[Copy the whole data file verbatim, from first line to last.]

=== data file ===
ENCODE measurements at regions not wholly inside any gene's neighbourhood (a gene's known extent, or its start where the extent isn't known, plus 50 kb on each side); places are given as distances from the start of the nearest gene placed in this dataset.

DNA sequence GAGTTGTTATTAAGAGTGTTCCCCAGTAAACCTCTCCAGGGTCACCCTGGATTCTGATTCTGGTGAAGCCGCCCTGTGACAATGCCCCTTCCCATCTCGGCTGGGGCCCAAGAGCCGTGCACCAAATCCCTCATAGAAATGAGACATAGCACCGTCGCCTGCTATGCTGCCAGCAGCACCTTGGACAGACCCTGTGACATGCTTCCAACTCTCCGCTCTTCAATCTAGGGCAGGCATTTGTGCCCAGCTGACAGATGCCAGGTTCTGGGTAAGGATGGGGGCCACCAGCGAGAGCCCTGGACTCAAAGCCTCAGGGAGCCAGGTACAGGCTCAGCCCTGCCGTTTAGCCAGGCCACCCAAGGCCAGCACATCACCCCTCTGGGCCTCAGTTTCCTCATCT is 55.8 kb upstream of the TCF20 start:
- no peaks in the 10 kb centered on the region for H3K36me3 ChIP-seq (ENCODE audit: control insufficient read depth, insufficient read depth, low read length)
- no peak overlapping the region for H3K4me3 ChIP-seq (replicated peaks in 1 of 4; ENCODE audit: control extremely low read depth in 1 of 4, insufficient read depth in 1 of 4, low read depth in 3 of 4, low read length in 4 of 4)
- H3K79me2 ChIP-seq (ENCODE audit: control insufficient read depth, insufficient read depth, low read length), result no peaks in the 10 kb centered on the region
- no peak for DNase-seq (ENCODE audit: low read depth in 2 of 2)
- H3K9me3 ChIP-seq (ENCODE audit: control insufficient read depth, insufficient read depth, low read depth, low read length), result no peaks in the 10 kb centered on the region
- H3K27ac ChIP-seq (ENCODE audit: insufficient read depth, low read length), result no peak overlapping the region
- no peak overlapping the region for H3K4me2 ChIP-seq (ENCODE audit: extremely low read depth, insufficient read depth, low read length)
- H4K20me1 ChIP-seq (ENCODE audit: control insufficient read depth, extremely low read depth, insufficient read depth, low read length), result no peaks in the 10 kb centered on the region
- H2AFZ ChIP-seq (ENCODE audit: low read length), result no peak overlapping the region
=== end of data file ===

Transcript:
ENCODE measurements at regions not wholly inside any gene's neighbourhood (a gene's known extent, or its start where the extent isn't known, plus 50 kb on each side); places are given as distances from the start of the nearest gene placed in this dataset.

DNA sequence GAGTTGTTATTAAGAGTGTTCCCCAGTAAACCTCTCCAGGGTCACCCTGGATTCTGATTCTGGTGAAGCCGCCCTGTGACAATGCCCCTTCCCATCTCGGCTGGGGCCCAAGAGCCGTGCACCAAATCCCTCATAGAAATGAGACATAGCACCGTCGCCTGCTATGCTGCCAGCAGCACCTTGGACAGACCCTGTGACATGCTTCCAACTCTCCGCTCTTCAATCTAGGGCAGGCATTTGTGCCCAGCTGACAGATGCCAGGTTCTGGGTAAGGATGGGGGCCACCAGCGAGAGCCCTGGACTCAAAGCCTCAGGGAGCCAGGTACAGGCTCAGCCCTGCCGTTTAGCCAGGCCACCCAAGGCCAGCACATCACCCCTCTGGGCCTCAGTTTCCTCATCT is 55.8 kb upstream of the TCF20 start:
- no peaks in the 10 kb centered on the region for H3K36me3 ChIP-seq (ENCODE audit: control insufficient read depth, insufficient read depth, low read length)
- no peak overlapping the region for H3K4me3 ChIP-seq (replicated peaks in 1 of 4; ENCODE audit: control extremely low read depth in 1 of 4, insufficient read depth in 1 of 4, low read depth in 3 of 4, low read length in 4 of 4)
- H3K79me2 ChIP-seq (ENCODE audit: control insufficient read depth, insufficient read depth, low read length), result no peaks in the 10 kb centered on the region
- no peak for DNase-seq (ENCODE audit: low read depth in 2 of 2)
- H3K9me3 ChIP-seq (ENCODE audit: control insufficient read depth, insufficient read depth, low read depth, low read length), result no peaks in the 10 kb centered on the region
- H3K27ac ChIP-seq (ENCODE audit: insufficient read depth, low read length), result no peak overlapping the region
- no peak overlapping the region for H3K4me2 ChIP-seq (ENCODE audit: extremely low read depth, insufficient read depth, low read length)
- H4K20me1 ChIP-seq (ENCODE audit: control insufficient read depth, extremely low read depth, insufficient read depth, low read length), result no peaks in the 10 kb centered on the region
- H2AFZ ChIP-seq (ENCODE audit: low read length), result no peak overlapping the region